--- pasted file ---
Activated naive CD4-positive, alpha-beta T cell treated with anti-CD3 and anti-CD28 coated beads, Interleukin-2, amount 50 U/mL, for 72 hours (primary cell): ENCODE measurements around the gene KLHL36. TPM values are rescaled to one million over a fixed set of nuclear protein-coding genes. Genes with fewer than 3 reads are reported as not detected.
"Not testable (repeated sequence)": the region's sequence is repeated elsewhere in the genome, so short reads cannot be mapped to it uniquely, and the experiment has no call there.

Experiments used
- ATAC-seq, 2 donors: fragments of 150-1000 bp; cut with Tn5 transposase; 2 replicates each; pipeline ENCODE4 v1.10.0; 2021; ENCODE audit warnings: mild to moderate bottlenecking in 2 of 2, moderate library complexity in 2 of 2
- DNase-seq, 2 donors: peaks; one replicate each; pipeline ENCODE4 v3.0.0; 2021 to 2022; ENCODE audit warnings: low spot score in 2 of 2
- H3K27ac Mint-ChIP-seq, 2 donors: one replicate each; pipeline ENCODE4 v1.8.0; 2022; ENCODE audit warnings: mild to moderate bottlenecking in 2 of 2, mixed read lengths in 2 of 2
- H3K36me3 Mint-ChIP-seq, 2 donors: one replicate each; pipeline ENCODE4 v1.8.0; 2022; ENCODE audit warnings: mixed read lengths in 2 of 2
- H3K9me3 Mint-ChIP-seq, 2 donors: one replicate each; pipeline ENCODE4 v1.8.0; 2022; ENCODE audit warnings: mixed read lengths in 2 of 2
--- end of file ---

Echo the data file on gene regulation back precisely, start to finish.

Activated naive CD4-positive, alpha-beta T cell treated with anti-CD3 and anti-CD28 coated beads, Interleukin-2, amount 50 U/mL, for 72 hours (primary cell): ENCODE measurements around the gene KLHL36. TPM values are rescaled to one million over a fixed set of nuclear protein-coding genes. Genes with fewer than 3 reads are reported as not detected.
"Not testable (repeated sequence)": the region's sequence is repeated elsewhere in the genome, so short reads cannot be mapped to it uniquely, and the experiment has no call there.

Experiments used
- ATAC-seq, 2 donors: fragments of 150-1000 bp; cut with Tn5 transposase; 2 replicates each; pipeline ENCODE4 v1.10.0; 2021; ENCODE audit warnings: mild to moderate bottlenecking in 2 of 2, moderate library complexity in 2 of 2
- DNase-seq, 2 donors: peaks; one replicate each; pipeline ENCODE4 v3.0.0; 2021 to 2022; ENCODE audit warnings: low spot score in 2 of 2
- H3K27ac Mint-ChIP-seq, 2 donors: one replicate each; pipeline ENCODE4 v1.8.0; 2022; ENCODE audit warnings: mild to moderate bottlenecking in 2 of 2, mixed read lengths in 2 of 2
- H3K36me3 Mint-ChIP-seq, 2 donors: one replicate each; pipeline ENCODE4 v1.8.0; 2022; ENCODE audit warnings: mixed read lengths in 2 of 2
- H3K9me3 Mint-ChIP-seq, 2 donors: one replicate each; pipeline ENCODE4 v1.8.0; 2022; ENCODE audit warnings: mixed read lengths in 2 of 2